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When can you remove a trustee?

On Behalf of | Aug 27, 2020 | Probate Litigation |

Trustees have a difficult job and bear a lot of responsibility. Whether you are a trustee or a beneficiary of a trust, you should understand both the powers and the responsibilities of a trustee. You also need to know when a trustee can be removed and replaced. Many of the powers and responsibilities of a trustee are contained within the trust document, so they vary case by case. The law also lays out certain requirements for a trustee’s fiduciary duties.

All trustees are fiduciaries, which means that they have a legal right to handle someone else’s money and assets. They have a duty to act for that person or entity’s benefit.  In other words, they must handle the assets in the way a prudent owner would handle them. They also must account for their actions, both literally and ethically. Some people appoint a professional trust company to perform this task. Others appoint a trusted family member or friend.

What does the trust say?

The trust instrument is the document that lays out the rules of the trust. This includes who will act as the trustee, and may even name alternate or successor trustees. For example, the grantor (or settlor) who creates and funds the trust may appoint themselves as the first trustee. They may also appoint someone else to take over as the successor trustee when certain conditions are met, such as the grantor’s death or incompetence. In this scenario, if the beneficiaries and successor trustee fear the grantor is becoming incompetent, they may seek a doctor’s opinion to help them decide if it is time for the successor trustee to take over.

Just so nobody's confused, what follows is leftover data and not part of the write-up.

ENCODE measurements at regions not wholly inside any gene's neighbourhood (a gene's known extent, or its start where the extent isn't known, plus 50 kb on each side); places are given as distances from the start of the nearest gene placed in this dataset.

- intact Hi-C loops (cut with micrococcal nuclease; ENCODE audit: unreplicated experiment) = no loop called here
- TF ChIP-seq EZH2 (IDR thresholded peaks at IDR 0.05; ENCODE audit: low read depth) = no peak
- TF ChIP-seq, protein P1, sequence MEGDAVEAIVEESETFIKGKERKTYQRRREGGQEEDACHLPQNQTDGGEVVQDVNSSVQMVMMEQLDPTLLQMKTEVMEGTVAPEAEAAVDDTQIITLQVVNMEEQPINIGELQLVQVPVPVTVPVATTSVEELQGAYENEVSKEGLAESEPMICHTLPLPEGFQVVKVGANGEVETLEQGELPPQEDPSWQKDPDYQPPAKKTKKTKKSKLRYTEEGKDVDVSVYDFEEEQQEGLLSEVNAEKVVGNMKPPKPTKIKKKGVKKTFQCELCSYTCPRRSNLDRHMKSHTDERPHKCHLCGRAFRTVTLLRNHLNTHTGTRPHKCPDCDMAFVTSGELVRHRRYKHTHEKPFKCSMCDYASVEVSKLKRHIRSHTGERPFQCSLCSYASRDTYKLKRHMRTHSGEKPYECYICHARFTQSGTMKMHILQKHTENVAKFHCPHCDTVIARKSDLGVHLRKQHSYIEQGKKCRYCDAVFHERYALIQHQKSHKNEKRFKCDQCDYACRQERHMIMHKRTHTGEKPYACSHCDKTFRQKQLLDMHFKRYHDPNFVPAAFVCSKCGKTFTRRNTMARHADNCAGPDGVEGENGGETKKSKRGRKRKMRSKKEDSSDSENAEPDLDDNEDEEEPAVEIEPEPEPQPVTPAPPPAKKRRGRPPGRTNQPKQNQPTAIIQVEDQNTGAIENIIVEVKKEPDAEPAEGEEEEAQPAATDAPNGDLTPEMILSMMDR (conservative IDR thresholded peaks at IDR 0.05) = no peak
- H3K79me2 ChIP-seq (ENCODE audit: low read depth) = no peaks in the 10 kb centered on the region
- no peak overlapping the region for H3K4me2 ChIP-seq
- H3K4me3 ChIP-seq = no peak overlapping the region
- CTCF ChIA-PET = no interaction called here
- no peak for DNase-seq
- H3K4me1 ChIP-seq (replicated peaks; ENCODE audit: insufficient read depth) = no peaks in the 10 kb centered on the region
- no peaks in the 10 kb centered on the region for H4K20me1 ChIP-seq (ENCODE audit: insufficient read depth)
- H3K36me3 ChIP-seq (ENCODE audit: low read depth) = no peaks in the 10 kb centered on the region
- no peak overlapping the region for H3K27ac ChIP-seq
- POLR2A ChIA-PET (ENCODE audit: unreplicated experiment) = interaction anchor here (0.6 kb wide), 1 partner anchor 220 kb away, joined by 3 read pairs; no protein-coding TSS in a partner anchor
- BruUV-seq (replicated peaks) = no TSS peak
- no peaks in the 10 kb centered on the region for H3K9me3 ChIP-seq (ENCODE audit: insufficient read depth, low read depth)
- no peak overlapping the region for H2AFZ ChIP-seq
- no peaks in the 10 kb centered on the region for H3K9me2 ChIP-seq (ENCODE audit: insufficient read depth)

Breach of fiduciary duty – or worse

Without a provision in the trust allowing for the trustee’s removal, a challenger must show that the trustee has somehow failed in their duties. A claim could include any number of allegations, such as:

  1. Comingling of funds – The trustee cannot mix trust funds with their personal funds.
  2. Neglect or incompetence – The trustee must be able to show they are up to the job. Missed filing deadlines or sloppy accounting could prove they are not.
  3. Conflict of interest – The trustee cannot sell or invest the trust’s assets in a way that personally benefits the trustee.
  4. Disloyalty or collusion – The trustee cannot act in any way that would harm the trust.
  5. Failure to communicate or keep an account– The trustee must be available to answer beneficiaries’ questions, respond to requests in a timely manner and provide all necessary accounting information.
  6. Theft – This one may seem obvious, but the trustee cannot use the funds for themselves or defraud the trust. If the trustee is also a beneficiary, they may receive a regular distribution per the trust terms.

Trusts are complex documents, and Louisiana law allows for many different types of trusts. They all have their own specific rules and guidelines. If you have concerns regarding a trust where you are either the trustee or a beneficiary, seek legal help to determine your options.